How five Providence teachers of the year think we should fix the city’s schools
PROVIDENCE — It’s not an easy time to be a teacher in the Providence public schools.
State leaders are in the process of taking over the district following a scathing report from researchers at Johns Hopkins University that found widespread dysfunction across city government, crumbling school buildings and students who aren’t reading or doing math near grade level.
With statistics like that, it’s easy to be cynical. But there are teachers across the district who are making a difference in the lives of children every day -- educators who should give us all hope that the schools can improve. The Globe asked five women who have been recognized as the city’s annual Teacher of the Year to explain how they handle their jobs in such a stressful environment and how they would solve some of the district’s challenges.
These questions and answers were edited for clarity and brevity
Pleasant View Elementary School
2014 Providence Teacher of the Year
Q: If you had a magic wand and could do one thing for students in Providence, what would it be?
A: Expose them to more opportunities. Have some experts come into schools. We really need more prominent male role models to come into our schools, especially African-American males. The kids need to see what success looks like. They don’t know what is. One of the top reasons that kids drop out of schools is that they cannot see success for themselves.
You should know what year you’re graduating high school, even when you’re in kindergarten. That should be a vision for you. Look at the opportunities that are out there. What they see in their own neighborhood is all they’re exposed to. The only occupations they know about are firefighter, teacher and police officer. We’re getting these kids ready for jobs that we don’t even have names for. If these kids only have that vision, how are they going to compete in that world?
Carl Lauro Elementary School
2015 Providence Teacher of the Year
Q: What does your day look like and what’s the top need in your school?
A: I would come to school at 6 a.m. and school didn’t start until 9 a.m. I’m on every committee. Someone has to be willing to do the work and I’m willing to do the work. We all spend more than $500 on school supplies for children every year. I can’t stand the crayons Providence buys. I go out and buy them crayons.
We need interventionists. I’m very fortunate and very lucky that my principal saw that in my building and allocated money for it. But I am one interventionist for 800 students. I have to close that gap in kindergarten, first and second grade, but half of my population is third, fourth and fifth grade. We need more hands. I’m only in reading, so poor math. Nothing for them. The children also need interventions in math.
Robert F. Kennedy Elementary School
Kindergarten (now retired)
2016 Providence Teacher of the Year
Q: How prepared are students when they are entering school, even at youngest levels?
A: We get many children who don’t have any prior school experience. We get a lot of children who don’t have a lot of language experience, either because their first language is not English or because people just haven’t spoken to them [enough]. We have students who are babysat by televisions or handheld machines, so they don’t have all of the experiences that kids came into kindergarten 25 years ago had. Yet the curriculum we have now is way more intense than the one from 25 years ago.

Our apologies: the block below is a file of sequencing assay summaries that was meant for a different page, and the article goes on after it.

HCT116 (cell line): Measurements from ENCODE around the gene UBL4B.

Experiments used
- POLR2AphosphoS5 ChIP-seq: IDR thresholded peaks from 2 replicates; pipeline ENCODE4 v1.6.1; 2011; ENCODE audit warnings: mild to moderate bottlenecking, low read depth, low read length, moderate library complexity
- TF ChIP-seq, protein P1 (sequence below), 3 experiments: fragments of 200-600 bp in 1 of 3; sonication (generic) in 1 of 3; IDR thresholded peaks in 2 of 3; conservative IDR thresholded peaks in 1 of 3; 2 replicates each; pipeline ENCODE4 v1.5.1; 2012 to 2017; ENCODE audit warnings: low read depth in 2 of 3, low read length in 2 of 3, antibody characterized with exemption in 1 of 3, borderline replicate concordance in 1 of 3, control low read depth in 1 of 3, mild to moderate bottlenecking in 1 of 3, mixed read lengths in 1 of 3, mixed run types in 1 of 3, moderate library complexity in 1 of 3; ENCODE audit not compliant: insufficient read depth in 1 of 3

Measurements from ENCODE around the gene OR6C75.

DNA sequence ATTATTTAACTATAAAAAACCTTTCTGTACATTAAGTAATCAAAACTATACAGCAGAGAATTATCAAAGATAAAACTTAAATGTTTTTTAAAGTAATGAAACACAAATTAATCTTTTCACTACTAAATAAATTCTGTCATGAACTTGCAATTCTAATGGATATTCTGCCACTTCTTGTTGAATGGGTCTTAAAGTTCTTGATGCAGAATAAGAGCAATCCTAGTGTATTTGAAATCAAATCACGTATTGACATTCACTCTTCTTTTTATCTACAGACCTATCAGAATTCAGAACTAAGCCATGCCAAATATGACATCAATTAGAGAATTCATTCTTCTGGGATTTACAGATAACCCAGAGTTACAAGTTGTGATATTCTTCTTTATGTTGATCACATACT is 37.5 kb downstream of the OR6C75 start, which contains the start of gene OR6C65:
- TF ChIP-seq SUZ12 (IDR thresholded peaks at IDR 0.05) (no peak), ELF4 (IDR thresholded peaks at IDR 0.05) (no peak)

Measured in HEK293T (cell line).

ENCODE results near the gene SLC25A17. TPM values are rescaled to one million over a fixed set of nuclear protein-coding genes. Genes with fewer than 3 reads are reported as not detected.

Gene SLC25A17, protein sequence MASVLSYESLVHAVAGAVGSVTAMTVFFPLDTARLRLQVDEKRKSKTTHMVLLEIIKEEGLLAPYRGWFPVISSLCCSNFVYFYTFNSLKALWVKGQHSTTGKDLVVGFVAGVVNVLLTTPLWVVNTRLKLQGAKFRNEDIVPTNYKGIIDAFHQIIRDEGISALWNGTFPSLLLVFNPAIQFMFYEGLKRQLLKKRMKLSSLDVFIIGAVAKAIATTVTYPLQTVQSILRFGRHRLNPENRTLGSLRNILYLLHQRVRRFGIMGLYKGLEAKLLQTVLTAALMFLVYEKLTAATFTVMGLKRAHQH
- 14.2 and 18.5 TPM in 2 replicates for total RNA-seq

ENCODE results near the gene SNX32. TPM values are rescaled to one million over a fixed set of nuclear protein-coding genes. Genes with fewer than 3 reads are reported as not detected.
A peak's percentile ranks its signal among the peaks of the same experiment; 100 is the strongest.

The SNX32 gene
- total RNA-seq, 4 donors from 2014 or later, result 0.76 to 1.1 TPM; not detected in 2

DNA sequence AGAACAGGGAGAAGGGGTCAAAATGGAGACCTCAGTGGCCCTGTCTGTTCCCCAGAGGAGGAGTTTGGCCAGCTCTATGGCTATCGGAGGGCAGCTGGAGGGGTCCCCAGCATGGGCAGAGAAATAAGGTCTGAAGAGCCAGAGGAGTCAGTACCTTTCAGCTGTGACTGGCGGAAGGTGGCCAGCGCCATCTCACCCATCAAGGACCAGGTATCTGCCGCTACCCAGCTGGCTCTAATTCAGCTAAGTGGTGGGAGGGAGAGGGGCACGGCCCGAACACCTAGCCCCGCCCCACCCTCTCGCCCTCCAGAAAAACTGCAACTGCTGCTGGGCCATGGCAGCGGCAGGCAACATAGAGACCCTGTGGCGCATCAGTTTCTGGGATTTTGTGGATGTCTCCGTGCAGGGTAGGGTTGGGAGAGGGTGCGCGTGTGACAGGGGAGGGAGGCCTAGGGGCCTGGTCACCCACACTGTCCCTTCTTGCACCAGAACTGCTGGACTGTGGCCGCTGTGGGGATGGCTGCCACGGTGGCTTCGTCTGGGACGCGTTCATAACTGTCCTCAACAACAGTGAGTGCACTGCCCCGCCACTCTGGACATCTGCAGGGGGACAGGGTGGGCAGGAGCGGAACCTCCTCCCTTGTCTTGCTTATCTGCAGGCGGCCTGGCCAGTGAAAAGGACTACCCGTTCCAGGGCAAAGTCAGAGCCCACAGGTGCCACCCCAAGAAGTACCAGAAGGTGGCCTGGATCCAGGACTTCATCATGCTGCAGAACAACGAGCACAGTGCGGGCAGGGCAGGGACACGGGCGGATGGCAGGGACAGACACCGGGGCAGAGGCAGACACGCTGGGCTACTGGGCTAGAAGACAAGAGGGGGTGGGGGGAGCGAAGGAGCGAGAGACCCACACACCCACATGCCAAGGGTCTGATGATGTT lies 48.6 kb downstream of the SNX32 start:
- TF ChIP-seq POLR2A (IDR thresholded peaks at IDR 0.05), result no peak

I once had a parent say to me, “I took him to the beach today. Sorry, it’s only kindergarten.” This is your foundation. If you start at the pre-K and kindergarten [level] and you get them to success, they’ll be ready for the middle schools. But you can’t start in middle schools. We need to empower them so we can reach them and teach them and get them ready.
Asa Messer Elementary School
2018 Providence Teacher of Year
Q: State leaders are planning to take over Providence schools. What should they be doing as they craft their strategy?
A: They need to know what’s going on and I don’t think a lot of them know that. They’re not in our schools. I don’t think we are brought the table as much as we should be. We’re in there day in and day out. We’re stakeholders just as much as anybody else. I really think they need to change their lens on how they’re looking at this.
We also need fidelity. If you want to create a culture of success, you have to provide resources to all elementary schools. It can’t just be pockets here and there where some are successful and some are not, because that’s not fair. The curriculum also has to be consistent across the district.
Gilbert Stuart Middle School
Grade 6 - ELA
2019 Providence Teacher of the Year
Q: Most Providence schools have faced criticism for poor student outcomes or deplorable building conditions, but middle schools have come under even more fire recently. What should people know about city middle schools that they probably don’t know right now?
A: Scott Sutherland is my tenth principal in 19 years. Until he came, Gilbert Stuart was pretty much known as being the worst school in the city. Then he stepped in and he is known as a principal of change. And from the minute he walked in, that’s exactly what he did. From getting windows and ceilings fixed, he did whatever he could to get it done. The culture and climate of the school has changed dramatically.
What people don’t understand is that in middle school, sometimes you have to recognize the little things. And that could be a student getting out of bed and coming to school. These kids are in dire need of feeling loved. When they leave my room, of course I want them to know as much as they can about English, but we try to make them feel like they matter. That’s why we put on dances and we do all these extracurricular activities for them. You name it, my principal is for it.